writing block

How to Make Yourself Feel Better When The Writing (or your Life) is Not Going Well

Hands-pray-prayer-1688128-lWe've all been there.  (Some of us are there much more than others.)  The miserable writing session when the idea won't come, when no words appear on the page, when nothing works, no matter how hard you try.

It sucks.

And just as a gloriously wonderful writing session can make the world glow with a special light, a bad one (or a series of bad ones), can make the world a dark and depressing place.  And that's no way to live.  It really isn't, because it's not going to help your writing.  At all. 

Now, I'm not advocating that we all adopt a Pollyanna attitude, no matter what problems we face.  I get that many of us are enduring difficulties that make it hard to be cheerful.  What I am proposing is that life is better when you look at it with a glass-half-full approach, and your writing will be, too.  Because wallowing in weepiness for an extended period of time ultimately doesn't work.

And so I have gathered some hints to help you drag yourself out of the muck.  Again, these are all based on personal experience.  I've been there.  I still go there.  But I'm much better able to change my mood these days.  It takes work, but it's worth it.  So here you go.

1.  Feel it. So often when we feel something negative, we immediately gloss over it and attempt to cover it up.  But when you do that, the emotion tends to pop up somewhere else, at an even worse time.  Surprisingly, the fastest way out is often through.  Feel the emotion fully.  Magnify it, even.  Immerse yourself in it.  This won't feel good–but that's the point. The more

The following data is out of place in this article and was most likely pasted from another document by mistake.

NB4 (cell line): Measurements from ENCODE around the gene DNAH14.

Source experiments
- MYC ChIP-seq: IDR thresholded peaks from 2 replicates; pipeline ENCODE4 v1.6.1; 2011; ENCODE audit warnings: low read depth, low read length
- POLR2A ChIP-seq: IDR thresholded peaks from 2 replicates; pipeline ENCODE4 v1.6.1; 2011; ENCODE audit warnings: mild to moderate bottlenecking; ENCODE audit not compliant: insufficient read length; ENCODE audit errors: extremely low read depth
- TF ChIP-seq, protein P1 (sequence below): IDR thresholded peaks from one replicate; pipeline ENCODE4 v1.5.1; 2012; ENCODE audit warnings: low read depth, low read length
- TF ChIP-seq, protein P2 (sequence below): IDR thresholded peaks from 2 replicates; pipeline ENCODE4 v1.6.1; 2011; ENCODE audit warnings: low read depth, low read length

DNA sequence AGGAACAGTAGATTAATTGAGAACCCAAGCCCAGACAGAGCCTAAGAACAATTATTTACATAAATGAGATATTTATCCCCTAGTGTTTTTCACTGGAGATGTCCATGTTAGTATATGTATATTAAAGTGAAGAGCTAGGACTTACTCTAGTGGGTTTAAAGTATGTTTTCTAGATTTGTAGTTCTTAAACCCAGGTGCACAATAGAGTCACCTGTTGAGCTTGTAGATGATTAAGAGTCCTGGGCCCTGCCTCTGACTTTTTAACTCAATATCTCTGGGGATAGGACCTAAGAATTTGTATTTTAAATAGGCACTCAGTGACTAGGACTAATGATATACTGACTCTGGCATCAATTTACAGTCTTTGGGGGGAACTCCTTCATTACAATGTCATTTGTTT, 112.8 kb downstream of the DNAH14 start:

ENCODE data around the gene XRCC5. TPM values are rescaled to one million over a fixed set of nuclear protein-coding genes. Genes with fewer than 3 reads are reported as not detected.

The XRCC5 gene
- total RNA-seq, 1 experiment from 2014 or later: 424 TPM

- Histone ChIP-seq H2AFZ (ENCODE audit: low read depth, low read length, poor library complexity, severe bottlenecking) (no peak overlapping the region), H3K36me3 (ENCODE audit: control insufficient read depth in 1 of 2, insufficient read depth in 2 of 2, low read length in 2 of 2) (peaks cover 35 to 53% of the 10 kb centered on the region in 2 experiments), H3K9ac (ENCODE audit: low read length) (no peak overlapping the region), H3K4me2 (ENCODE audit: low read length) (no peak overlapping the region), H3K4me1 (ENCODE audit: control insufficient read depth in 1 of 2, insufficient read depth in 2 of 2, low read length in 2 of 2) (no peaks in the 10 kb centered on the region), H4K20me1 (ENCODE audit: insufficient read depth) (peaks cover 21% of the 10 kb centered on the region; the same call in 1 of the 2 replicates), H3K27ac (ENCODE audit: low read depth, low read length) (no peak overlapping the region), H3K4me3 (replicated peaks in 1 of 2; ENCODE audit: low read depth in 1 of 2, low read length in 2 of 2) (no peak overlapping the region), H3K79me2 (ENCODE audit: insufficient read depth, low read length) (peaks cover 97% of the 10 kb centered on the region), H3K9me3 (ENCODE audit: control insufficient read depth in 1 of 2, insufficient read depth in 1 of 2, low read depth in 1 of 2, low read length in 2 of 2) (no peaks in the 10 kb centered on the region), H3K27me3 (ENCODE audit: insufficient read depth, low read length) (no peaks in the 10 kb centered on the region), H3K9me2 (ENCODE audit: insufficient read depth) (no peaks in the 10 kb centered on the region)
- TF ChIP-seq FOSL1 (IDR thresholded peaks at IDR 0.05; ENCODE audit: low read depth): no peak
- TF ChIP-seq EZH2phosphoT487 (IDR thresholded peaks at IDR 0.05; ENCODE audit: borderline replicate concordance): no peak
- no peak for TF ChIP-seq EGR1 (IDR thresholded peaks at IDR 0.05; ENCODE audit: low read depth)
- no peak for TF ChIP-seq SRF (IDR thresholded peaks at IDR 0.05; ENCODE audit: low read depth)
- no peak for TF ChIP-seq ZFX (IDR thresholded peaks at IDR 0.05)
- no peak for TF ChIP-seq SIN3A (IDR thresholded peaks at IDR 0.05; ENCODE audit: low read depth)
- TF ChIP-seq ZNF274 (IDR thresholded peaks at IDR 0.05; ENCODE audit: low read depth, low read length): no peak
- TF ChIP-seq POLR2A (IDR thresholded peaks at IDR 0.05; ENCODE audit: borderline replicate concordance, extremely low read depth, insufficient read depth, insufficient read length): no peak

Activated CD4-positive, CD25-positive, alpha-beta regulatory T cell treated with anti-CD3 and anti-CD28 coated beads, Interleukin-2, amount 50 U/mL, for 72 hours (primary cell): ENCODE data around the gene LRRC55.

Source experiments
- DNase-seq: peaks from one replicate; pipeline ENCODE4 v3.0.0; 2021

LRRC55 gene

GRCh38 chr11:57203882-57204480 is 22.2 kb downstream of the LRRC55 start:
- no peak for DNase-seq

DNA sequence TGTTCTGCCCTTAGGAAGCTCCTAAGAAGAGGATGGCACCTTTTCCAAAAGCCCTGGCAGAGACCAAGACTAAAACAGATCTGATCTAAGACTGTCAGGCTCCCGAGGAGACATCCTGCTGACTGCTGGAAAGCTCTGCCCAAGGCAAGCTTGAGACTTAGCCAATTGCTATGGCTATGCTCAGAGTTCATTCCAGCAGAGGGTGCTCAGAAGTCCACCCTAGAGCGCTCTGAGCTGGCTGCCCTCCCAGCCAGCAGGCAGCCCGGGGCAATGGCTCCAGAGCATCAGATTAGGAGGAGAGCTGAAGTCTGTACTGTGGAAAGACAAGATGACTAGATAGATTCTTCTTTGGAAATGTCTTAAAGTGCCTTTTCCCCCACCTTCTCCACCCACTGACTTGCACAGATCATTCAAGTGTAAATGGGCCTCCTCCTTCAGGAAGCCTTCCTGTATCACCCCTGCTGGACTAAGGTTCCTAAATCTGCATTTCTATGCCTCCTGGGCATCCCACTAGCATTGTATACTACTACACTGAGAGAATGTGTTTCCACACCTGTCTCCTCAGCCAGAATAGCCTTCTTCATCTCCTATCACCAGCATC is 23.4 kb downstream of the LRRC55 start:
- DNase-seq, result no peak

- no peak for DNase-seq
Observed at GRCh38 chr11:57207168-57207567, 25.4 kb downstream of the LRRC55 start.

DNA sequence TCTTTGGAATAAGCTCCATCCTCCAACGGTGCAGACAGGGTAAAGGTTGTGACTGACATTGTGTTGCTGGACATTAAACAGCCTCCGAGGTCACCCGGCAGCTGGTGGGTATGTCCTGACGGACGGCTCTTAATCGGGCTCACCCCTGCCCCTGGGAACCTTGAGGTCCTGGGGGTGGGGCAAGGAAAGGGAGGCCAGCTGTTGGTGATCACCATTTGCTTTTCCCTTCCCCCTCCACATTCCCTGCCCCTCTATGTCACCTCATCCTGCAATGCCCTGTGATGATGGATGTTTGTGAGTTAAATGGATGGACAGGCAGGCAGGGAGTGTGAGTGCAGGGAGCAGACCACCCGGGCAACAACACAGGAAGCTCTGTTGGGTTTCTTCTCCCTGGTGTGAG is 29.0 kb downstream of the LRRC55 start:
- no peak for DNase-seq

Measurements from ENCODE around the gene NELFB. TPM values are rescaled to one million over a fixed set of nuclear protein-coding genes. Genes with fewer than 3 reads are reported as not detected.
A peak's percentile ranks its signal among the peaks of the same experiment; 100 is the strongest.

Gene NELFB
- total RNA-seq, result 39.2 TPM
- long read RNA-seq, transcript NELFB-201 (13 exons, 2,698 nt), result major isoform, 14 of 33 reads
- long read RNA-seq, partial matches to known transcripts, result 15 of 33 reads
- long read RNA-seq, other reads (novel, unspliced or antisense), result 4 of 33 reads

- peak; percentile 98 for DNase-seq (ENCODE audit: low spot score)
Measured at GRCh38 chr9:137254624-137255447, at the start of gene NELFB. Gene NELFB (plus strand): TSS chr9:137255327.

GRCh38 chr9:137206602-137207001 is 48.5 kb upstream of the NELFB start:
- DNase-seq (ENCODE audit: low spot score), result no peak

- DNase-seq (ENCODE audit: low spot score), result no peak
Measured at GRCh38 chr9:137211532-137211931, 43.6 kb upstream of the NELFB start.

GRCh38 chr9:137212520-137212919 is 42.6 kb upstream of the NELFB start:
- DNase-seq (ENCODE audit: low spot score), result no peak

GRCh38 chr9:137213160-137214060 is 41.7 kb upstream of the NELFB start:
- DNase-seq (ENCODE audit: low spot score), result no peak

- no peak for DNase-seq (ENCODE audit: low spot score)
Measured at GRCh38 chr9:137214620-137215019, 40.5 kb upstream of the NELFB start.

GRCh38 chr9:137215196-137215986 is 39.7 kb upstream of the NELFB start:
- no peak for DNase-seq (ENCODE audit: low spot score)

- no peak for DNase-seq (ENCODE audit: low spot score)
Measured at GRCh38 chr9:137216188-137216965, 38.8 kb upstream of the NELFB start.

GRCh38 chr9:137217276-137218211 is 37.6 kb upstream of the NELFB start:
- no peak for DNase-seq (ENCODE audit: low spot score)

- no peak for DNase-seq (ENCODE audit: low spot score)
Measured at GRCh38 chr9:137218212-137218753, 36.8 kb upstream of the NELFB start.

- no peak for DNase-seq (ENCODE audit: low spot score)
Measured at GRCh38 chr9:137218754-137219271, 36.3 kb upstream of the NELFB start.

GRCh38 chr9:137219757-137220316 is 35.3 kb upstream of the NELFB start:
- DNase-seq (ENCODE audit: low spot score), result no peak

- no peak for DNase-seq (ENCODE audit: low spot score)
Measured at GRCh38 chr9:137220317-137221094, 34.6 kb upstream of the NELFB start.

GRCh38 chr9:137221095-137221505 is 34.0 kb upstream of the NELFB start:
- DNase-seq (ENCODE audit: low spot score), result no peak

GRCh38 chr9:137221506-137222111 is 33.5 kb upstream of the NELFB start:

fully you can feel the pain, the faster you can get through it.

2.  Forgive and release.  I'm fascinated with the process of letting go, surrendering, or releasing, whatever you want to call it.  It sounds so easy–just release it!--but in actual practice it is anything but.  What I've learned lately is that adding forgiveness to the mix hastens the releasing process.  Forgive yourself for your belief that you're a lousy writer.  Forgive yourself for your idea that you'll never finish this damn novel.  Forgive yourself for the belief that you are anything less than an amazing writer.  And don't forget to forgive anyone who might have convinced you of this in the first place while you're at it.

3.  Renew your vision.  You know that dream you have of becoming a best-selling novelist?  Now's the time to envision it again.  You probably lost sight of it while you were busy beating yourself up about what a crappy writer you are.  Connect with it again, in all the 3-D, technicolor glory you can muster.

4.  Send love.  Close your eyes and imagine gold and silver light in your heart center.  Now send it out–to anyone who made you feel bad about your writing, anybody who rejected you, even to the writing itself.  Love is the most powerful force in the universe.  Use it for the good of your creativity.  And use it creatively.

5.  Go write.  Right now, or as soon as you can. Writing will make you feel better than anything.

What's your favorite technique for making yourself feel better?  Leave a comment, so we all can benefit.

Image by Steven Fernadez, under Creative Commons 2.5 license.


I hate earthquakes.

Like hate hate them.

They terrify me.  And yes, I've been in a few.  Not big ones, because we generally don't get big earthquakes here, even though the experts say that the Northwest is due for a whopper like the one that hit Japan. Land-earthquake-earth-58633-l

And so I, like so many others, have been on edge since the events of last week. 

It didn't help that there were tsunami warnings on my beloved Oregon coast.  Or that the nuclear power plants in Japan were in danger of meltdown.  Or that some yeehaw "scientist" predicted that a huge earthquake might hit the West Coast.  Or that we started bombing the hell out of Libya.

All of these things, and earthquakes in the lives of so many friends, have lodged themselves inside of me and wrapped themselves into a ridiculously big ball of fear.